Dover Beach has served many purposes. According to a BBC News Magazine article, this natural fortification once repulsed Julius Caesar, once welcomed returning royalty, once received foreign dignitaries, and now stands as a symbol of England (Winterman). In “Dover Beach” by Matthew Arnold, two people view the famous strand at night, and the speaker of the poem contemplates the beauty of the view and the thoughts about the world, faith, and love which the scene brings to his mind. “Dover Beach” suggests that love for another is all that people can possess because the world is futile and faith is inconstant. The poem’s figurative language, diction, and speaker combine to support this theme.
To begin with, Arnold demonstrates the futility of the world when he utilizes figurative language to contrast the first and final stanzas. The first stanza is full of assonance, consonance, and alliteration which paint a mysterious, dark, calm, and beautiful scene. This scene represents the “land of dreams” which seems to lie before the speaker and the audience (30-31). The short i sounds of words like “glimmering” (5) and “window” (6) create a quiet mood which the repeated s sounds of “is” (2), “cliffs” (4), and “cease” (12) heighten. In contrast to this lovely scene, the speaker thrusts upon the audience the reality of the world in the final stanza. Like the first stanza, the last one contains assonance, consonance, and alliteration, but the repeated vowels and consonants in this stanza create ugly sounds. For example, the recurring p and t sounds of “help for pain” (34), “plain” (35), “swept” (36), “let” (29), and “certitude” (34) produce a contemptuous tone, for the speaker seems to be spitting out the words. The repetition of “nor” in the middle of the last stanza pounds into the reader the truth about everything the world cannot provide (33-34). Arnold further emphasizes this point by using alliteration to connect “neither” (33) and “nor” (33-34). Finally, the onomatopoeia of “clash” (37) and harsh words such as “darkling plain” (35), “confused alarms” (36), and “ignorant armies” (37) evoke a picture of chaotic danger which starkly contrasts the calm beauty of the first stanza. This contrast reveals how futile the world is by showing how the world’s promises compare to reality.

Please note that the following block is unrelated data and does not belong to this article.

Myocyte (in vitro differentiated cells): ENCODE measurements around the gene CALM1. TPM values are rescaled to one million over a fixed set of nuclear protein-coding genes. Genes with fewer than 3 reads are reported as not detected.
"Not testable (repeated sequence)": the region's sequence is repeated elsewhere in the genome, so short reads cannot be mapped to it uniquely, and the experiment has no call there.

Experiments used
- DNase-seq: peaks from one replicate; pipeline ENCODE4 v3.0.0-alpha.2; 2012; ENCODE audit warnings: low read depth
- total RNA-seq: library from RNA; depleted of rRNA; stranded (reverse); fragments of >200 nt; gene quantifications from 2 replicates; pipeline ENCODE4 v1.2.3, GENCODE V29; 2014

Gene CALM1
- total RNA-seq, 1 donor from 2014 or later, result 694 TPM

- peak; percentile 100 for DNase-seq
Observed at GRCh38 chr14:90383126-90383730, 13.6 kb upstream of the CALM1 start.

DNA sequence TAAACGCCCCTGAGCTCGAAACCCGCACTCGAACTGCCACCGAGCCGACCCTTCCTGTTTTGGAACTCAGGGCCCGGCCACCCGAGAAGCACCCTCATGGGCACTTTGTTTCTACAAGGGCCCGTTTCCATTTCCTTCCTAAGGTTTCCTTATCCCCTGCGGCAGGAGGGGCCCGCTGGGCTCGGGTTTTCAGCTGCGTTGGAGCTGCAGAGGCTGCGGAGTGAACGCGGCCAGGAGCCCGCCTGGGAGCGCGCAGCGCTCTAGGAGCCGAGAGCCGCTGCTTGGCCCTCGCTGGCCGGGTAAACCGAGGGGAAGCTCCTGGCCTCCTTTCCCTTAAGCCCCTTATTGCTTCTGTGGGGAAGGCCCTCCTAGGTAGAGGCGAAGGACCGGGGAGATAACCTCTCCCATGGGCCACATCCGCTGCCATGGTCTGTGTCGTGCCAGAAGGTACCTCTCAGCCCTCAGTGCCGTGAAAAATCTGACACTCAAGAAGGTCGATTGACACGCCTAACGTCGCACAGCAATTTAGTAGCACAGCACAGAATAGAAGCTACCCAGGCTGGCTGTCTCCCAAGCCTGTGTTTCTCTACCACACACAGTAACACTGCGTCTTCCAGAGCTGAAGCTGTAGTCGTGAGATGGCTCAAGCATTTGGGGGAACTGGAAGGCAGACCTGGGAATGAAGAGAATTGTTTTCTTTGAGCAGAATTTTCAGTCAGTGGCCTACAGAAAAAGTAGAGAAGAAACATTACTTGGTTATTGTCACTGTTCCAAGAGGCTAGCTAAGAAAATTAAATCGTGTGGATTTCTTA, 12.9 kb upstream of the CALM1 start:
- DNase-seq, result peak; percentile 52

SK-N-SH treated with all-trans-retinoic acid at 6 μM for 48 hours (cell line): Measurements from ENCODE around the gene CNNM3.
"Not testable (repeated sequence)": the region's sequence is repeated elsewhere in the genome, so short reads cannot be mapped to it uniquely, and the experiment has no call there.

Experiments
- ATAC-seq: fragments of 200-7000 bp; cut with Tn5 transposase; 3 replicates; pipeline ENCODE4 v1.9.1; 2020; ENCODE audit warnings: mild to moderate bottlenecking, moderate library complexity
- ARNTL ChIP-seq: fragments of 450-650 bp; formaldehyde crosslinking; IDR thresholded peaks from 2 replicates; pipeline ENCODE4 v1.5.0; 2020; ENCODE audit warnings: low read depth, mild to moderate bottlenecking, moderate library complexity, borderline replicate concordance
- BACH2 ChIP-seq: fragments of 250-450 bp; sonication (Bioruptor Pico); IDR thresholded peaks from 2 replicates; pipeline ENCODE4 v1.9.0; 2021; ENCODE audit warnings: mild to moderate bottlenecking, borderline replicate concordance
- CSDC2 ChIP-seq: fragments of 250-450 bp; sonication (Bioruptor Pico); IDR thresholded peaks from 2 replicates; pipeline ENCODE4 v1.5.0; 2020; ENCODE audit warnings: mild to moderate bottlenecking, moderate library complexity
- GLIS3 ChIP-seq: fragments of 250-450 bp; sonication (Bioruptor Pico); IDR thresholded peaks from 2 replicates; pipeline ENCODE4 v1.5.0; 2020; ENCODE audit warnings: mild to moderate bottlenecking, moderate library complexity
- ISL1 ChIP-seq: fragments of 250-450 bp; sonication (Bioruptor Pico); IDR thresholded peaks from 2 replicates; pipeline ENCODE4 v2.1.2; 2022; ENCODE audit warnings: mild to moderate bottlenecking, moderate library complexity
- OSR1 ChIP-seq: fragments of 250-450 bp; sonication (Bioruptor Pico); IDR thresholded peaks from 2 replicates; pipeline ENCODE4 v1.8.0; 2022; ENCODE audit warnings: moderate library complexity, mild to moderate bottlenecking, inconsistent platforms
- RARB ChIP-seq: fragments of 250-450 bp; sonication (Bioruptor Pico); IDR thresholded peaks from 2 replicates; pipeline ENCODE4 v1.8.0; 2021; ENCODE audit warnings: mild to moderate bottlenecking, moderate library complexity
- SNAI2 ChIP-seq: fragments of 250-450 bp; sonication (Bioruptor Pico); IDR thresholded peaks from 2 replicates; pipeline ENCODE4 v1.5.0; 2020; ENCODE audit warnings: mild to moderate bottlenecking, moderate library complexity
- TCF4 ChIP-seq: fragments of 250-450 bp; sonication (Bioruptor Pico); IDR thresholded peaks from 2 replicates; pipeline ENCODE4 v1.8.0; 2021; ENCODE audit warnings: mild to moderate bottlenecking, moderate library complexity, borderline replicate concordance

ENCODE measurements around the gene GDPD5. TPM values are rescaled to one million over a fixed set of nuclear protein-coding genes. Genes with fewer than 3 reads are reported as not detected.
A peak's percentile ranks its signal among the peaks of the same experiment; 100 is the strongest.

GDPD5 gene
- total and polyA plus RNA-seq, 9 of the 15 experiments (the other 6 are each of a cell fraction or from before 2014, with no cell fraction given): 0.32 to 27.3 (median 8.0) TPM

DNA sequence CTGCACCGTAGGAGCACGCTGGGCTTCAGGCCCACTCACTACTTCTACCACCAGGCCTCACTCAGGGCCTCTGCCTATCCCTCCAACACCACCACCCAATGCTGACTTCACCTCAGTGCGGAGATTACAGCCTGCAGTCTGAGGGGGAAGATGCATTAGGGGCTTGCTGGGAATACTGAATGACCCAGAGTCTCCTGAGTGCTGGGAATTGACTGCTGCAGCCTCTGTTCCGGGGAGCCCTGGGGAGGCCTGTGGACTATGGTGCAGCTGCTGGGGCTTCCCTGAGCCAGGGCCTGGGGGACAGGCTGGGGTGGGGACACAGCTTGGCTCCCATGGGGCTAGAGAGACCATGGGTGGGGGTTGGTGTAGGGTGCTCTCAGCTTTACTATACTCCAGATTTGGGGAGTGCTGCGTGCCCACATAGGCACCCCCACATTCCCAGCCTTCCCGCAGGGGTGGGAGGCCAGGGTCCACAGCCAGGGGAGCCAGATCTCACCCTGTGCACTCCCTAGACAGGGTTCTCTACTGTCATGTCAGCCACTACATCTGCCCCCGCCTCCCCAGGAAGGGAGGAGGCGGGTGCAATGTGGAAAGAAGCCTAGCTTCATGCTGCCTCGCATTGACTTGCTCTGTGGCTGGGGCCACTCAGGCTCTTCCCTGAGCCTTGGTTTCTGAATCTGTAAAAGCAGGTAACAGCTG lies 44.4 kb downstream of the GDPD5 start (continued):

Within the central section of the poem, the speaker continues to demonstrate the futility of the world while also discussing the inconstancy of faith. One powerful way in which the speaker covers these themes is by his use of diction. “Faith” in this poem denotes the general concept of belief, not just religion, for Arnold wrote the poem during the 19th century, which was a time of growing skepticism. The word “sea” needs careful analysis because it is rather ambiguous, and looking into its denotation and connotation gives insight into the poem. One common denotation of “sea” is a body of saltwater. Because of this denotation, the comparison of the ebb and flow of the Aegean to the ebb and flow of human misery becomes even more powerful, for the salty seawater can symbolize human tears (15-20). The sea thus becomes a symbol of human misery and reminds the audience that the world cannot provide joy or happiness. While “sea” has multiple denotations and connotations, its most important connotation comes from the poem itself. After the speaker metaphorically compares the sea to faith, the sea becomes intertwined with the concept of faith, and the natural ebb and flow of the tide represents how the speaker perceives faith to be inconstant.